My Facebook timeline goes back to 2008, so I guess that’s when I first got on Facebook. Kind of weird that the one thing you can’t see on your timeline is the the day you signed up, but anyway….

Something I have learned: Facebook can be a terrific window into American society.

Like most people in the Foreign Service community, my friends list includes people from all over the U.S. and all over the world. My whole family is on there, including my grandmother. There are relatives I haven’t seen since I was a baby, and even some people I didn’t know were kin to me until I started getting into genealogy! So, it’s a cross-section that includes a lot of really cool people. And it’s fascinating to see the different points of view.

I have a lot of interest in politics and policy (particularly when it comes to so-called women’s issues) and I enjoy a reasoned debate, on or off Facebook. OK, let’s face it, I just like arguing a point. And I like watching other people debate. Give me a good courtroom drama on TV any day. And Presidential debates? Oh yeah, baby, bring on the popcorn.

Fortunately, my husband shares this addiction. Election Night is bigger than the Super Bowl in this household. I think we argued about something on our first date, and I know we argued about the religious implications of our wedding ceremony as soon as he proposed because I remember that, as we left the restaurant, the guys at the next table said “you both go to [insert incredibly argumentative Jesuit educational institution here] don’t you?”

But, I have learned one thing from Facebook over the last couple of years.

Some people have serious, philosophically or practically-based views on issues.

But, others are just off their meds.

It took me a little while to realize that. But, since I made the decision to hide or ignore anyone who was abusive, consistently off-topic, or just plain didn’t make any sense, my little Facebook world has been a much nicer place. I don’t have a problem with people who disagree with me. I’m a liberal from the South, for heaven’s sake, so I’m quite used to that. I’m talking about people who are detached from reality.

I mean, I don’t hang out on street corners in downtown DC arguing with people who wear tin foil hats, so why would I do that online?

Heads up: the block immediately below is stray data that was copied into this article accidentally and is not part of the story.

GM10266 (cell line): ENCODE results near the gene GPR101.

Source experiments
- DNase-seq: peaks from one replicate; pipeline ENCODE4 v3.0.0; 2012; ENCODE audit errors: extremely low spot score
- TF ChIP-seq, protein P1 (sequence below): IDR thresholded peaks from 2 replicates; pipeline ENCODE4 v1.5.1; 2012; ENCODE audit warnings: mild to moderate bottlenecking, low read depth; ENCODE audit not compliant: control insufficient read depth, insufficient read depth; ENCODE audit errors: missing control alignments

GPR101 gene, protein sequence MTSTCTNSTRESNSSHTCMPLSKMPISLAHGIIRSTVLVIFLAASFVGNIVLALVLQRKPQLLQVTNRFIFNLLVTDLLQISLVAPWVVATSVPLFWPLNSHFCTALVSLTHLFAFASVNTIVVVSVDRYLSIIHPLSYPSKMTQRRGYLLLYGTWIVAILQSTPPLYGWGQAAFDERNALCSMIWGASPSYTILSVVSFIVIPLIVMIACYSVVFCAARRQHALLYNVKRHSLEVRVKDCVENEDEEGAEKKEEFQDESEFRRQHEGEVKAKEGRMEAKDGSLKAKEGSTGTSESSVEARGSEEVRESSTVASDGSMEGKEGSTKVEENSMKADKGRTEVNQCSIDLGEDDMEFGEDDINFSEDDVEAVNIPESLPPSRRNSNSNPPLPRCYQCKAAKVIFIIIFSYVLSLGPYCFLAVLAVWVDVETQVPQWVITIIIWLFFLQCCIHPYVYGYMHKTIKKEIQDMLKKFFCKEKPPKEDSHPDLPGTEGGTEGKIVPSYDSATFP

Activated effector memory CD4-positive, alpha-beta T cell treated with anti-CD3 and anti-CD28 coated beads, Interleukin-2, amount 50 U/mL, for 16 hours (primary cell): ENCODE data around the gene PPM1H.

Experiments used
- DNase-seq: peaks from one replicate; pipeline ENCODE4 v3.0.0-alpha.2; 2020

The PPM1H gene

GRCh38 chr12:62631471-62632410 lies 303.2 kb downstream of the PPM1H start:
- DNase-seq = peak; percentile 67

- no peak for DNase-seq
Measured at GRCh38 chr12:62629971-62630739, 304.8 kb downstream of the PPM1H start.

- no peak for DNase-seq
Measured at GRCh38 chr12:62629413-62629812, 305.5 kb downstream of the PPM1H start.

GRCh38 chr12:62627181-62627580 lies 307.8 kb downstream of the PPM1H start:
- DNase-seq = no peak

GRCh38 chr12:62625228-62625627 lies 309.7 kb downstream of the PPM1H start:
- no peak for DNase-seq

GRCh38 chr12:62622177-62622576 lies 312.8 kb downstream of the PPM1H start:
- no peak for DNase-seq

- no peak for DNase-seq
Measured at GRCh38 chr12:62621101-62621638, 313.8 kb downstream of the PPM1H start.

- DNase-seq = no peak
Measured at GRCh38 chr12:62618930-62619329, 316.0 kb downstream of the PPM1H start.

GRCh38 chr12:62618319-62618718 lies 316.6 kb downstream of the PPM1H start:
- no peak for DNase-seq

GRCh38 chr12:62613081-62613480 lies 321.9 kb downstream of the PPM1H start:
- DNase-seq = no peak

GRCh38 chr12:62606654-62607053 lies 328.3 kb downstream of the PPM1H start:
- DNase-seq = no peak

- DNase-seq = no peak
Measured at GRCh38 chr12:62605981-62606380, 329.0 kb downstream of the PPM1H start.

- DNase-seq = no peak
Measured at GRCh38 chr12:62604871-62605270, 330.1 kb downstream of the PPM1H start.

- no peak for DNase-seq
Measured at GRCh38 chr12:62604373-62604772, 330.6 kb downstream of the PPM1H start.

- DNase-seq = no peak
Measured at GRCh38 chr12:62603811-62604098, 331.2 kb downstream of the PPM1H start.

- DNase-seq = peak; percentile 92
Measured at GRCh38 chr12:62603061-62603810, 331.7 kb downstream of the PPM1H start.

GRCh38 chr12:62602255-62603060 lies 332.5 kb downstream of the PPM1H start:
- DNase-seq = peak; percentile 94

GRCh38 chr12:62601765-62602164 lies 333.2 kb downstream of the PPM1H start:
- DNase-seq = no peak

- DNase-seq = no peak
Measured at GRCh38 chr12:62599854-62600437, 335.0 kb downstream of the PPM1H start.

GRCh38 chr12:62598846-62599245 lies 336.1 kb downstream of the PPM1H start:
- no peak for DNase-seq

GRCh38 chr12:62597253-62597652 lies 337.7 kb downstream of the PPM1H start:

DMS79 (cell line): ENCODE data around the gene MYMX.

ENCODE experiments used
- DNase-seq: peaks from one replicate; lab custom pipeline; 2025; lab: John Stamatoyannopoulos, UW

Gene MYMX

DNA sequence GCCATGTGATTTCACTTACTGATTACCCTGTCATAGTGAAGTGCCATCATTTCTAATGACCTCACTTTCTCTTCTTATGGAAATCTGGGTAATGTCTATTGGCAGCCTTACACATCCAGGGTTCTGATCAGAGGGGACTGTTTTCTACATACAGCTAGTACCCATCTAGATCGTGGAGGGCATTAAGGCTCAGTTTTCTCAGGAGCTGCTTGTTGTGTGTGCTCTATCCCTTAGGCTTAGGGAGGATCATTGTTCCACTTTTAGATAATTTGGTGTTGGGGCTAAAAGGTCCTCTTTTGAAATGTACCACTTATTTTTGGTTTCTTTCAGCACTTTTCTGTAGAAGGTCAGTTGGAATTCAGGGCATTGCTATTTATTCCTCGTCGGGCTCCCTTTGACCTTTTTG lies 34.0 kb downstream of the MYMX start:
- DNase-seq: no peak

More recently, I realized a second thing.

Crazy people get exactly one vote each. So do the rest of us—at least unless someone has managed to figure out a way to deprive us of it. One vote each. So, really, why bother debating anything unless you just happen to enjoy it? Much more effective to just shut up and vote.

Obviously, this is REALLY, REALLY important if you are woman at this point in history. There is some serious head-smacking that needs to be done, and I don’t just mean to Todd Akin. (Though, if you prefer to envision smacking Mr. Akin when you vote, by all means…)

I think it is also especially important if you are in the Foreign Service or an expat of any kind, and not just because this looks like it’s going to be a close one.

First, we have a unique perspective that needs to be represented. We’ve seen all kinds of governments at work—or not working, depending. And we have an inside perspective on the inner workings of our own government (ditto).

Second, the mere fact that some jurisdictions are making it more difficult to vote makes it even more important to do so. You can bet that if someone is going to that much trouble to keep you from voting, they have a reason. There is no need to speculate on the reason, because that’s not the most important thing. Just don’t let them get away with it. Period.

Third, most people in the Foreign Service, whether they are liberal, conservative, or somewhere in between, are not stupid or (very) crazy. And I think every smart, reasonably sane vote is a good thing—even if I don’t personally happen to agree with it.

So, off my soapbox now. I hope I have inspired you to get your ducks in a row in time for the first Tuesday in November. If you are currently overseas, allow me to recommend the Overseas Vote Foundation as an excellent, non-partisan resource. You should find everything you need on their website, and there is even a Voter Help Desk if you have an unusual situation and can’t figure out how to get registered.

Just do it. Register. VOTE.

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